14 thoughts on “Barging up the river”

  1. Good luck with that learning curve Jon. My Canon G9’s manual
    is some 260 pages deep. Someday I’ll get there and do more than just point ‘n shoot with it.

    • I don’t know how much I’ll be able to learn. I’m an old dog and you know what they say about old dogs. It’ll be on Auto a lot, but I’ll mess around with some different settings. I got a book about the model and will try to pick up some things from that. The manual that came with it isn’t the greatest.

  2. WOOOHOOOOO, Road trip. Leaving in 3 hours. Staying overnight in Prince George BC, Bella’s hometown. Then to Edmonton Alberta for a couple nights. Then we think Calgary for a few. After that, not sure where or for how long. We just wake up and decide. Wife has to be home for the 8th for an appointment, then on the road again. Maybe North to Alaska for a week or 10 days. By the way John, pics look great.My sister has a Canon and has 3 picture blogs that are all taken with her Canon. She loves it.

    • The sun is shining for maybe 5 minutes today Steve. I hope you have a good trip and you take lots of pictures, you’re in God’s country. 🙂 Not much to do here on a Sunday except hit the Casino, win lots of money there if you do go. Food at “The Crave” next door is really good.

  3. The three important things on your camera that make a photo: ISO (how sensitive your camera is to light), aperture (the size of the hole in the lens where the light comes through), and shutter speed (how quickly the shutter captures the photo).

    ISO – 50,100,200,400,800, etc. Just like film “speeds”. Low ISO number, lets less light in. High ISO number, lets more light in, but makes a granier, less “smooth” looking photo

    aperture – these are the “f stops”…f/2, f/8, f/22, f/5.6, f/4, etc that you see on the front of the lens. small “f” number, BIG HOLE and lots of light. big “f” number, small hall, very little light. A side effect of changing this number other than more or less light is making the background more blurry (small “f” number) or less blurry (big “f” number).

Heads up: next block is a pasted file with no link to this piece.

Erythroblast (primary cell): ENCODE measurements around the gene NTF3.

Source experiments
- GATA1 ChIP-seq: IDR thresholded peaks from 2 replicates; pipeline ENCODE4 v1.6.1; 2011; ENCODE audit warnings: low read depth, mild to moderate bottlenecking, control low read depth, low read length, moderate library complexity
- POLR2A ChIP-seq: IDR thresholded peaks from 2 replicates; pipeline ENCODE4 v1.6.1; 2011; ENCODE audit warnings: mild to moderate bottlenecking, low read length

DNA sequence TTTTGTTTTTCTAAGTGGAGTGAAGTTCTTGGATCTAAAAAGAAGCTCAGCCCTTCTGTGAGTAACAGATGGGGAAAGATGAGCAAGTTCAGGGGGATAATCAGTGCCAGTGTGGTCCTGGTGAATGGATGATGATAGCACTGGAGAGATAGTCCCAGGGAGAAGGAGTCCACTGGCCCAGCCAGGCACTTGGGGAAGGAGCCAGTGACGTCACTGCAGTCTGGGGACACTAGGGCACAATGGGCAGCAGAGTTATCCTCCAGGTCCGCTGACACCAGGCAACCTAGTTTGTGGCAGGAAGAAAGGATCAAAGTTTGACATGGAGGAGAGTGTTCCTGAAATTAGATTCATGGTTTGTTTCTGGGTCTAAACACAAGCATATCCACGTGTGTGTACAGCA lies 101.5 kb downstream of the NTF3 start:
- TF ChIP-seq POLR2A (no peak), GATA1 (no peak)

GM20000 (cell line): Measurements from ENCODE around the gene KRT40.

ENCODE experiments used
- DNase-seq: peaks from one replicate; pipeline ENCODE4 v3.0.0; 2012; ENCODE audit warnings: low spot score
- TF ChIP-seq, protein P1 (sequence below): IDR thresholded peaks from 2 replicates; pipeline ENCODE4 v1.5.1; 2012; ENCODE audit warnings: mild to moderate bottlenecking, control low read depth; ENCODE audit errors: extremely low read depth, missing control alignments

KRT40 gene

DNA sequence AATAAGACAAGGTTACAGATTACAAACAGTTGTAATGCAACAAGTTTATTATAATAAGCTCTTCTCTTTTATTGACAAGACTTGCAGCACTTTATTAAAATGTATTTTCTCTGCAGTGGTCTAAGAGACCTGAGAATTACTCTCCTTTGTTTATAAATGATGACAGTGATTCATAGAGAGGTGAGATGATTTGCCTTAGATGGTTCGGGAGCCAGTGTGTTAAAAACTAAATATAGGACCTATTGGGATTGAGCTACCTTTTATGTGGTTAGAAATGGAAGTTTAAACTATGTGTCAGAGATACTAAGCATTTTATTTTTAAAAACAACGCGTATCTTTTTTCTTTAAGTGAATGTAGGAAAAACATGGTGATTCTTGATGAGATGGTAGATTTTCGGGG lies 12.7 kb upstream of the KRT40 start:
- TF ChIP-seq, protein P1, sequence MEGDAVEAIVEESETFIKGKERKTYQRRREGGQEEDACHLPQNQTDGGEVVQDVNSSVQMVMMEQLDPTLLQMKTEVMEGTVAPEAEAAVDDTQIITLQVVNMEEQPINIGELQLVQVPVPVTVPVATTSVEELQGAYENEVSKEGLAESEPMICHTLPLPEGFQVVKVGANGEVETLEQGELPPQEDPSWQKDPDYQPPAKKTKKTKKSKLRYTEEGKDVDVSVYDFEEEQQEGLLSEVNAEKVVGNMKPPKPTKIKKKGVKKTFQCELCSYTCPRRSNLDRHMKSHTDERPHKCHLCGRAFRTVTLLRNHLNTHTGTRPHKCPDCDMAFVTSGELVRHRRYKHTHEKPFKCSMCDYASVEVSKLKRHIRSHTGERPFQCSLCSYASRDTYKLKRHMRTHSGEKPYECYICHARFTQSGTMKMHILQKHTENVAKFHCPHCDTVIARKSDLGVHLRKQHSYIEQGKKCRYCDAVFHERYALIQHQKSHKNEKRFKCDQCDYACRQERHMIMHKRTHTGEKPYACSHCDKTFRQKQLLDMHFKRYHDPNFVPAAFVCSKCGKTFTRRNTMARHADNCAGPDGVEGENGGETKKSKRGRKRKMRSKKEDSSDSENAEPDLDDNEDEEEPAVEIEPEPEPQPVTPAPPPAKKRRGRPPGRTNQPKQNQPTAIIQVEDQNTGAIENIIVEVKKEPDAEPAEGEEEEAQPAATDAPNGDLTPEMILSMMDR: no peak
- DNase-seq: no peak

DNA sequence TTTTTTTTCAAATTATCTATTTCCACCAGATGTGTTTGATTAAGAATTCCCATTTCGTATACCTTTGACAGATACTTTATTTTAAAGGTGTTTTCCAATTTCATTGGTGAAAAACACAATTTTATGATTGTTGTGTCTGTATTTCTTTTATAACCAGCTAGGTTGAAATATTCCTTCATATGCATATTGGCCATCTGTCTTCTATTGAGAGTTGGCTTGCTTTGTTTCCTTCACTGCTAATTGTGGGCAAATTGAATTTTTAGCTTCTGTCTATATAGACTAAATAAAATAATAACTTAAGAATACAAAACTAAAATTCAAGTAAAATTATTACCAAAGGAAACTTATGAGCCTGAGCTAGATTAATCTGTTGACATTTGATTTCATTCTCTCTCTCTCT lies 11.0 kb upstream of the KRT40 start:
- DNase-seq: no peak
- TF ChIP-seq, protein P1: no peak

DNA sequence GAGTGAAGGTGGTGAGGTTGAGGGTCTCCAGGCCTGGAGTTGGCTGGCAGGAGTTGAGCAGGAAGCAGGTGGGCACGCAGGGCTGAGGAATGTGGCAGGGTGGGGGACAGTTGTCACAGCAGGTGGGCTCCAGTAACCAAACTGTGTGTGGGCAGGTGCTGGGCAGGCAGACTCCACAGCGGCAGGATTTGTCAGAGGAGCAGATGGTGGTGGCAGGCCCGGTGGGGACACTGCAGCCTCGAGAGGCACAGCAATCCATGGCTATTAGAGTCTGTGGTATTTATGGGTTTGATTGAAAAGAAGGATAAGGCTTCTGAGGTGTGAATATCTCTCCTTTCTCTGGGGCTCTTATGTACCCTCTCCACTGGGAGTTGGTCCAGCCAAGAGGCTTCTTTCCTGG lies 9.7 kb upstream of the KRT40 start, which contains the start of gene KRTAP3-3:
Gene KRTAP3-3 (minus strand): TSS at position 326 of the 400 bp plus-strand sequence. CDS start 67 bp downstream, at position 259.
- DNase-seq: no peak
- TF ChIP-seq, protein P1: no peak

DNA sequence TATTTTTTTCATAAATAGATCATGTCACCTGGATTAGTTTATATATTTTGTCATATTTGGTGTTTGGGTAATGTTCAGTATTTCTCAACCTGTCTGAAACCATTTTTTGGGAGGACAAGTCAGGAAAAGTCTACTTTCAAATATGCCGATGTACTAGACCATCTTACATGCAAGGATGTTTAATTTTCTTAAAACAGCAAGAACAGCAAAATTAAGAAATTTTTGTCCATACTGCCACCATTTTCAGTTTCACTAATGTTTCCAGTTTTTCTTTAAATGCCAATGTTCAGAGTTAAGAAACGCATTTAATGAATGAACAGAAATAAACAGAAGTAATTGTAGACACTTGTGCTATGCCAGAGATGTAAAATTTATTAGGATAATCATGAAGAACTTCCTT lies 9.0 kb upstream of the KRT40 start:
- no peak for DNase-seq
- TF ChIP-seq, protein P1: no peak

shutter speed – this is a simple concept. fast shutter (1/1000 for example) will freeze motion, but lets in very little light, so it can’t be used at night usually. slow shutter (1 second for example) will let in a lot of light, but anything moving will probably be blurry, especially if you’re not using a tripod.

    http://www.flickr.com/photos/aperturo/sets/72157623590587185/ 1 pair of photos for each concept. when you’re shooting completely manually (M mode), you get to change any of these 3 things up and down to let in enough light, get the kind of background you want, and to make the photo as smooth or as grainy as you’d like.

    enjoy! 🙂

  4. Jon,
    I recommend DP Review site for all your camera questions. They have a fantastic forum full of very helpful people. It is where I go when I want to play with my camera gear.

  5. If you’re going to do a lot of outdoor photography get some polarizing filters, they work wonders that you can’t see with your eyes!

    Play around with ISO settings, low ISO (100) is better for bright while higher ISO (1600) is great for shooting at 1/60 in a dimly lit room, but the higher the ISO the more noise you experience.

    Play around with your Aperture and do some Depth of Field work.

    I’d recommend http://digital-photography-school.com/forum/digital-photography-assignments/ as a place to challenge yourself, see what others do and even get some good critique.

  6. I have the same camera among several others. The auto on that camera is actually an intelligent auto, it does more than just regular auto on other cameras. However, I’ve never used the auto on this camera. I like the HD video mode. As far as places to go online, I’m kinda partial to the forums at digital-photography-school.com only cause I’m a mod there, lol.

    • Cool site, Sander (& John). I just signed up for the RSS & tabbed several articles to read. Thanks for the tip!
      (Nikon D-40, w/55-200)

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